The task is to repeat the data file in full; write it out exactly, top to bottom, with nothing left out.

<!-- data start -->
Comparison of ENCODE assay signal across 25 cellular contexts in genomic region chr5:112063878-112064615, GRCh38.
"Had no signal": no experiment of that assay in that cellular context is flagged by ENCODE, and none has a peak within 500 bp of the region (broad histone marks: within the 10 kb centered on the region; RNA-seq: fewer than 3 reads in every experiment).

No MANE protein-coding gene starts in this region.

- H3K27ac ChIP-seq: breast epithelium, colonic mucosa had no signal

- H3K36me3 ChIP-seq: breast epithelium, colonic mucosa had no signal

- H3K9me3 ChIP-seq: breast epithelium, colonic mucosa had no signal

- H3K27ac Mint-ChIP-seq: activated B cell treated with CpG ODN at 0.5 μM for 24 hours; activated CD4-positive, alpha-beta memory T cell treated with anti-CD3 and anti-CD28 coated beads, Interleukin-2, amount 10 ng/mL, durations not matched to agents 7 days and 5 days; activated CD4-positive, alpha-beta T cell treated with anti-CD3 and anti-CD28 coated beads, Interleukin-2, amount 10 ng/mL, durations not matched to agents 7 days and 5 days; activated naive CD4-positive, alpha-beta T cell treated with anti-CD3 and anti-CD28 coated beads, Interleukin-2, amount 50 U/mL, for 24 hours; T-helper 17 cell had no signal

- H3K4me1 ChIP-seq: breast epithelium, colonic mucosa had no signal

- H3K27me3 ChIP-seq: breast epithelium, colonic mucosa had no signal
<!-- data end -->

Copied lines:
Comparison of ENCODE assay signal across 25 cellular contexts in genomic region chr5:112063878-112064615, GRCh38.
"Had no signal": no experiment of that assay in that cellular context is flagged by ENCODE, and none has a peak within 500 bp of the region (broad histone marks: within the 10 kb centered on the region; RNA-seq: fewer than 3 reads in every experiment).

No MANE protein-coding gene starts in this region.

- H3K27ac ChIP-seq: breast epithelium, colonic mucosa had no signal

- H3K36me3 ChIP-seq: breast epithelium, colonic mucosa had no signal

- H3K9me3 ChIP-seq: breast epithelium, colonic mucosa had no signal

- H3K27ac Mint-ChIP-seq: activated B cell treated with CpG ODN at 0.5 μM for 24 hours; activated CD4-positive, alpha-beta memory T cell treated with anti-CD3 and anti-CD28 coated beads, Interleukin-2, amount 10 ng/mL, durations not matched to agents 7 days and 5 days; activated CD4-positive, alpha-beta T cell treated with anti-CD3 and anti-CD28 coated beads, Interleukin-2, amount 10 ng/mL, durations not matched to agents 7 days and 5 days; activated naive CD4-positive, alpha-beta T cell treated with anti-CD3 and anti-CD28 coated beads, Interleukin-2, amount 50 U/mL, for 24 hours; T-helper 17 cell had no signal

- H3K4me1 ChIP-seq: breast epithelium, colonic mucosa had no signal

- H3K27me3 ChIP-seq: breast epithelium, colonic mucosa had no signal